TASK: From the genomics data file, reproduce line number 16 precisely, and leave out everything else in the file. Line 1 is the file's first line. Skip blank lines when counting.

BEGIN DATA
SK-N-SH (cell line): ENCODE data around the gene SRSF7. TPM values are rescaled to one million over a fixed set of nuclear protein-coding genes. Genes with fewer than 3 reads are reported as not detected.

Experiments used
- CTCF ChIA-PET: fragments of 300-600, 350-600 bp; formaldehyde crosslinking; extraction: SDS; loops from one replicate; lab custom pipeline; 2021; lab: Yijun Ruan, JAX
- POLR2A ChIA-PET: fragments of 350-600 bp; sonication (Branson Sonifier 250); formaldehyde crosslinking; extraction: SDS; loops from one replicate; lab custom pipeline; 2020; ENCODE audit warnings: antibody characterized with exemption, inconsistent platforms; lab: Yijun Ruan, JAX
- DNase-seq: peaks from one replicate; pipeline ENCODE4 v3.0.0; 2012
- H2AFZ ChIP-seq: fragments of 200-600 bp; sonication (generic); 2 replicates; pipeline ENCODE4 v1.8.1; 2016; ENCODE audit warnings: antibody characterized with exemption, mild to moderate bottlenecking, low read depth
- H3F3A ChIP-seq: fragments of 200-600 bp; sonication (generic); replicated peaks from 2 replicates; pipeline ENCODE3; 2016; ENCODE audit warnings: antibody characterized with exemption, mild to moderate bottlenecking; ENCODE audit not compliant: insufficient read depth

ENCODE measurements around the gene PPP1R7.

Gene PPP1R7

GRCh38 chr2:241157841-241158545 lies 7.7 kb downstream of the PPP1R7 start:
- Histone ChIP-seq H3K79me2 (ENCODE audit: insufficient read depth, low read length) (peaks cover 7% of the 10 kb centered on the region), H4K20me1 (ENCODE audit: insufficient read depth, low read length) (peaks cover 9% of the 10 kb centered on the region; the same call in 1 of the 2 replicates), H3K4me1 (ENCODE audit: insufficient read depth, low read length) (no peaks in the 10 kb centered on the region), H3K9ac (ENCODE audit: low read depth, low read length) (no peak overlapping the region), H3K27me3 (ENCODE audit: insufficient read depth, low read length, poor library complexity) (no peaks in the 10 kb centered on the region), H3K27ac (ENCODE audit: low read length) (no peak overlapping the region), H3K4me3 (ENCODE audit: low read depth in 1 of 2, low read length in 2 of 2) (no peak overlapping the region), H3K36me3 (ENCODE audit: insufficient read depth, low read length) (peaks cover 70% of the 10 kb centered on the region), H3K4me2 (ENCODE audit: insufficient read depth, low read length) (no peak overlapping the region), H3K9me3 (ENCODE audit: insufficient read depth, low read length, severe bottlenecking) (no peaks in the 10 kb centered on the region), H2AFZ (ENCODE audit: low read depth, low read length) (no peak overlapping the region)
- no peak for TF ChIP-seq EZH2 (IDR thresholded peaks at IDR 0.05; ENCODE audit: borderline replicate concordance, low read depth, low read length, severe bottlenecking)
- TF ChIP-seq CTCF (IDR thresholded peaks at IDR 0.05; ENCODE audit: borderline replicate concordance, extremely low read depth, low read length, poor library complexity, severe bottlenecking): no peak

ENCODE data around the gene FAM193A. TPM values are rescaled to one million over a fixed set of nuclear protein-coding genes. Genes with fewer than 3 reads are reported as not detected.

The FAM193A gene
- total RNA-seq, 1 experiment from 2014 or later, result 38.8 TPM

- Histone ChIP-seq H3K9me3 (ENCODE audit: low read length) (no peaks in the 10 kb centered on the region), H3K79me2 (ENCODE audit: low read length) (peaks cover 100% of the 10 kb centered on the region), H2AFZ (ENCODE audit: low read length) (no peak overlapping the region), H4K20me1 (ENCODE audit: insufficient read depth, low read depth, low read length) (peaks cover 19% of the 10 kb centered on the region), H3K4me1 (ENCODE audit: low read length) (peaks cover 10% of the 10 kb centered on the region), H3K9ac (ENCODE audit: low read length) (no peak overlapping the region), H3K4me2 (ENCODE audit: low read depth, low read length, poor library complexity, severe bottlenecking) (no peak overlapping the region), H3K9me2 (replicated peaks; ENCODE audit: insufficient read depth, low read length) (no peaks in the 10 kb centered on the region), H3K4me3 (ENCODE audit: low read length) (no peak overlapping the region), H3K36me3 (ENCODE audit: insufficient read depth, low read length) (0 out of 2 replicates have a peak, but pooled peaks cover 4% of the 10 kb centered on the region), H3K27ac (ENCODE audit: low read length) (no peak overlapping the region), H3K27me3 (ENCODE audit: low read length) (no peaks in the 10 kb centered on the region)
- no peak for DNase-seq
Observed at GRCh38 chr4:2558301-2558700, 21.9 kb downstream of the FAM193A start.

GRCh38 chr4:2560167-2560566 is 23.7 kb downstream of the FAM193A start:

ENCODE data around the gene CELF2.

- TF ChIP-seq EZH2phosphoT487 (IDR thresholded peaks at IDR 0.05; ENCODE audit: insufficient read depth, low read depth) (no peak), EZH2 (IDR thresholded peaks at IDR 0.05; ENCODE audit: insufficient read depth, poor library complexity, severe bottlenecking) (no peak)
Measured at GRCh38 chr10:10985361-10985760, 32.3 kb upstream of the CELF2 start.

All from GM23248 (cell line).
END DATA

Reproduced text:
- total RNA-seq, 1 experiment from 2014 or later, result 38.8 TPM